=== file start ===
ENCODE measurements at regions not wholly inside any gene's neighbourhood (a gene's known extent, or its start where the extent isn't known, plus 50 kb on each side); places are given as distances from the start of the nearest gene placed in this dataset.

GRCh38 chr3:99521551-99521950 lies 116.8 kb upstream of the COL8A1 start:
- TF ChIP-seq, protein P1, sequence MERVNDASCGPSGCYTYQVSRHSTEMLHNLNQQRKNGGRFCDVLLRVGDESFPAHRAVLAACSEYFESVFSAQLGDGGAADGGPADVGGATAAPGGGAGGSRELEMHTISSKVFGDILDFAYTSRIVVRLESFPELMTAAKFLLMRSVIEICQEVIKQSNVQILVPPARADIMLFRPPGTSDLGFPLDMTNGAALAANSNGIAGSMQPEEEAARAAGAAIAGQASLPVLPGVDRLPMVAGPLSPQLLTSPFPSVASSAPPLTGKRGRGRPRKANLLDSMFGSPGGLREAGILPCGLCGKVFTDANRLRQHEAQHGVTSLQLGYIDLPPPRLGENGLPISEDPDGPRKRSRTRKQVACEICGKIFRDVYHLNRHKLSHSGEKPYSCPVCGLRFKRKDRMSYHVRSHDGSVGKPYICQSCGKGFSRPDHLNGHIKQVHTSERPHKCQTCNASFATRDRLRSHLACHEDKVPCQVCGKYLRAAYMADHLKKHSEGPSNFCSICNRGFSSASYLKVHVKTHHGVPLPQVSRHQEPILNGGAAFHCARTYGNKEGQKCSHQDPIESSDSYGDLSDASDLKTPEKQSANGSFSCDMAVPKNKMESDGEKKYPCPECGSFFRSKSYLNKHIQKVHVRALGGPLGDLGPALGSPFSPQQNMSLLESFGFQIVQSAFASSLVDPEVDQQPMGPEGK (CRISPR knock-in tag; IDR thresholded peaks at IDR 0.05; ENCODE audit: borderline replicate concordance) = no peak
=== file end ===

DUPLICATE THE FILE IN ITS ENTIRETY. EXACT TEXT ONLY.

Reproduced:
ENCODE measurements at regions not wholly inside any gene's neighbourhood (a gene's known extent, or its start where the extent isn't known, plus 50 kb on each side); places are given as distances from the start of the nearest gene placed in this dataset.

GRCh38 chr3:99521551-99521950 lies 116.8 kb upstream of the COL8A1 start:
- TF ChIP-seq, protein P1, sequence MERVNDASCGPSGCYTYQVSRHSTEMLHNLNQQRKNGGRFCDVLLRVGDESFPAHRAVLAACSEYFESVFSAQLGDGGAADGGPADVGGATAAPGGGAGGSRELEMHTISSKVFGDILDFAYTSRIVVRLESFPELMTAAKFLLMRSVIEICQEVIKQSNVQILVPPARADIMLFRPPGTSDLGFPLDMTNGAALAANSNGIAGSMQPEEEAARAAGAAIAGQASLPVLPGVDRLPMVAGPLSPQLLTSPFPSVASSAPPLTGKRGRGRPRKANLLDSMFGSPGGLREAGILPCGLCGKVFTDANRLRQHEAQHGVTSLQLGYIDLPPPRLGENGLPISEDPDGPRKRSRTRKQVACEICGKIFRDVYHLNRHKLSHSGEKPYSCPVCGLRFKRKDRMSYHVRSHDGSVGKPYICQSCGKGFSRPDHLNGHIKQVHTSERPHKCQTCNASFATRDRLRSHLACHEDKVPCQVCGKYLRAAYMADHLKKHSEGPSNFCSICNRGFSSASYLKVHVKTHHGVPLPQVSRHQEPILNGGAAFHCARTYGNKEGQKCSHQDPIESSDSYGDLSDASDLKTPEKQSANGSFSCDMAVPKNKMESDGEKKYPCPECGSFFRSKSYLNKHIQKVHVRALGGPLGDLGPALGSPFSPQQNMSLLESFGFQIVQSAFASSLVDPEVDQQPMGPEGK (CRISPR knock-in tag; IDR thresholded peaks at IDR 0.05; ENCODE audit: borderline replicate concordance) = no peak